SHOJI Morimoto, a 38-year-old Japanese with a postgraduate degree in physics from Osaka University, is known as Japan's "do nothing" man. He resigned from his job when told by management that he was of no value to the organization. "I was often told I wasn't doing enough or that I wasn't doing anything," he also said in an interview.

That's how he started offering himself in 2018 as a companion for Tokyoites who don't want to be alone, charging them close to $100 for doing nothing but being there. It's on top of incidental expenses like train or taxi fare, meals and drinks, entrance to museums or trips.

Also known as the Rental Man, Morimoto offers himself as a detached companion by listening and replying only with simple and short answers. At times, he shares a giggle when told a funny story — nothing more than that. It's a perfect situation for Morimoto, who lives in a dual income household with his wife and son.

Rental Man became an ideal solution for clients stuck in fairly difficult situations. They've included a divorcee who hired Morimoto as a dinner companion at her favorite restaurant, a suicidal person who wanted his company at a certain place so that that person could process trauma, and a struggling musician who needed at least a one-person audience for his street performance during a cold evening.

Another regular client was a stressful office worker who worked more than 12 hours a day. Another case involved being a morale-boosting companion to someone scheduled for hemorrhoid surgery.

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Morimoto has become famous judging from his 248,000 followers on Twitter plus four books and a manga (comic book), which have inspired another man to create a similar venture with a twist: he advertises himself as an "ugly companion" so that clients can look good.

Juan Tamad

When I was in elementary school, I read a story about young Juan Tamad (Lazy Johnny), who is known for his extreme laziness that often results in a tragic but comedic situation. One popular story involves Juan encountering a guava tree full of ripe fruits. As he was too lazy to climb the tree, he simply lay on the ground with a gaping mouth, telling the wind to help gravity do its job.

Another story involves his mother instructing him to buy mud crabs from the market. As soon as he bought the crabs, he thought them troublesome to carry so he set the crabs free and told them to follow him home.

Juan's lessons parallel that of Pedro (not his real name), a six-foot, sun-dried fellow with a bit of the looks of a kapre (a Filipino fictional monster). He roams around the church grounds looking for potential benefactors who can provide loose change. At times, Pedro is like Juan, lying almost all morning under a bushy mango tree.

Pedro is a black swan in our place, which is composed of eight different subdivisions populated by middle-class families. Ever since we settled here close to 40 years ago, I've seen no roaming beggars except when Pedro showed up recently. He has a unique way of begging in a discreet manner, showing two palms at waist level.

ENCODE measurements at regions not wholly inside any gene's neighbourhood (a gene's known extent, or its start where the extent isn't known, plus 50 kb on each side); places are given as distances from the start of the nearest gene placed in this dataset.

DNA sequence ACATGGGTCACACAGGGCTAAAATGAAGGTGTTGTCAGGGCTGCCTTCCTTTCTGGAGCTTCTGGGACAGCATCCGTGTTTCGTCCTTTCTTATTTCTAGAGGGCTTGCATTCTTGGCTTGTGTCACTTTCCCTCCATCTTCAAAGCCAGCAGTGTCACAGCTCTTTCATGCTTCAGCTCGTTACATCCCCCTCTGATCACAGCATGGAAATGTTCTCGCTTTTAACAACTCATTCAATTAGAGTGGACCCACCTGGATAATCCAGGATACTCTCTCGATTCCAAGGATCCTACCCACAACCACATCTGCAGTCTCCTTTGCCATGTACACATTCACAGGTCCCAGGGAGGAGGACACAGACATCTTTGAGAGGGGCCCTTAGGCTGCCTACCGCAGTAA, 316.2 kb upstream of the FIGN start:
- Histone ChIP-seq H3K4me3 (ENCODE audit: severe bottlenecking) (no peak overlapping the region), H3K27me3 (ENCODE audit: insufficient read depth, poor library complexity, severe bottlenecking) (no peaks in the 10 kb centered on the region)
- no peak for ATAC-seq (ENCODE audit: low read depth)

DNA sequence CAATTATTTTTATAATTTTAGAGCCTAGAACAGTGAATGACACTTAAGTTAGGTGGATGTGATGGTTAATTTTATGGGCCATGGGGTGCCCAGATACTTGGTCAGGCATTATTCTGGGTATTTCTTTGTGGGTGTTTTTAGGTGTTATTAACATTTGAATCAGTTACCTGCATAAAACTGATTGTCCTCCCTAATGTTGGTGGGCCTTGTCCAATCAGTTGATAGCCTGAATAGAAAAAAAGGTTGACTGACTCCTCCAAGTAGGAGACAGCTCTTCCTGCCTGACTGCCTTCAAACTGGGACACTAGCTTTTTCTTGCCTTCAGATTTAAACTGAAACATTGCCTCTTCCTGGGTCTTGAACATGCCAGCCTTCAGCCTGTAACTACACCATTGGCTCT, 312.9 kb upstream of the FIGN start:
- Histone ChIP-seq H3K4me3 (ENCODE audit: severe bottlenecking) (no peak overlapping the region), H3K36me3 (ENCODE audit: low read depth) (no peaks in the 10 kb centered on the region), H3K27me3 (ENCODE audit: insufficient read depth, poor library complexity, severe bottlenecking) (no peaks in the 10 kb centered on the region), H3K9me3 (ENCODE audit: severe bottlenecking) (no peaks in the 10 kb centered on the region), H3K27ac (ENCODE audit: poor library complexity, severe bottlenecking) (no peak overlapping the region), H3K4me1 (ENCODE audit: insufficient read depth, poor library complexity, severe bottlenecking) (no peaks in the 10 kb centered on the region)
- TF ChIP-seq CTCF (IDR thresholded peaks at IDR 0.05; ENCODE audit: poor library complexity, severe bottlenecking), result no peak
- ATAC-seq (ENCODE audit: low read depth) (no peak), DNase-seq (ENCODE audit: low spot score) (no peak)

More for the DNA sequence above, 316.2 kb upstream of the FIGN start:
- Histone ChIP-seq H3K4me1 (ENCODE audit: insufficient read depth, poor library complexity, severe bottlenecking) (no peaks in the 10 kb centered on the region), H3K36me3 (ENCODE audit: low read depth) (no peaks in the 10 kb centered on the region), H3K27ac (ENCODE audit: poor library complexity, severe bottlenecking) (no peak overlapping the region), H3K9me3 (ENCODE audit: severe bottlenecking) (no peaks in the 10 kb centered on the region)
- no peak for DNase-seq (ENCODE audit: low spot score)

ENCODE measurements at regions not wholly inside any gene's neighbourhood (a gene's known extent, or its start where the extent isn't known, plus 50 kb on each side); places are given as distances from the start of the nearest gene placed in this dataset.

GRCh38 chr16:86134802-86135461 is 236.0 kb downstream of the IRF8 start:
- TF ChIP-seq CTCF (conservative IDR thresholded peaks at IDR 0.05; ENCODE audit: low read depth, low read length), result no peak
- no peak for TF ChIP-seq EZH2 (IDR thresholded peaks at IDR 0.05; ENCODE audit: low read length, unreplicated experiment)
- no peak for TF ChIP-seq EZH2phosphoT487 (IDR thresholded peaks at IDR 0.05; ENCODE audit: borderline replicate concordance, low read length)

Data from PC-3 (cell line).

One time, I chanced upon him entering a two-story-high white and green bungalow with a castle-like facade. I slowed a bit to check, then I went back and forth to process what I learned. The garage appeared to need some serious cleaning, yet I couldn't tell with full certainty if its residents lived below the poverty line.

For one, the garage had a compact Ford SUV, six or seven cat feeding bowls and a sack of branded cat food. It begged a question: If the owner of the house could afford to feed six or seven cats, then why is Pedro begging?

Doing less

In a 2013 New York Times article, Tony Schwartz said that for ordinary people like you and me who can afford it, "the best way to get more done may be to spend more time doing less." This means taking time off from a work routine for short afternoon naps, daytime workouts in a gym, coffee breaks and more time away from the office.

This includes longer sleep hours at night and frequent vacations to help boost one's productivity, work performance and more importantly for health. The whole idea is to have an extreme work-life balance. Of course, this advice doesn't apply to Pedro and to Rental Man who are apparently enjoying what they're doing.

As a semiretired management consultant, I know the benefits of doing nothing. I only accept lucrative contracts and instantly reject people who want to pay peanuts for my services — an insult to my 35 years of work experience. Don't get me wrong, however. I give my services for free for those in need, including bankrupt companies and nonprofits.

In conclusion, doing nothing is an easy and practical cure for a problem or problems. In a stressful workplace, if the worker can do "quiet quitting" as a solution, doing nothing may provide another option and a fresh perspective. And if you're asking what kind of buzzwords we're talking about here, I will not hesitate to tell you about "decision avoidance" or simply to postpone making a big decision by being lazy.

Rey Elbo is a business consultant on human resources and total quality management. Chat with him on Facebook, LinkedIn or Twitter or send feedback to [email protected] or via